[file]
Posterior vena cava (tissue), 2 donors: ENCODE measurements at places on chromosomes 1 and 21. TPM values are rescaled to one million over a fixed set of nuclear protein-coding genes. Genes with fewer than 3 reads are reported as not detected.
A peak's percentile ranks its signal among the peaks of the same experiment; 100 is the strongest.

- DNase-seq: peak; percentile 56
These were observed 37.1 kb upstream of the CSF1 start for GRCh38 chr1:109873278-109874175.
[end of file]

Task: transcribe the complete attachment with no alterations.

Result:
Posterior vena cava (tissue), 2 donors: ENCODE measurements at places on chromosomes 1 and 21. TPM values are rescaled to one million over a fixed set of nuclear protein-coding genes. Genes with fewer than 3 reads are reported as not detected.
A peak's percentile ranks its signal among the peaks of the same experiment; 100 is the strongest.

- DNase-seq: peak; percentile 56
These were observed 37.1 kb upstream of the CSF1 start for GRCh38 chr1:109873278-109874175.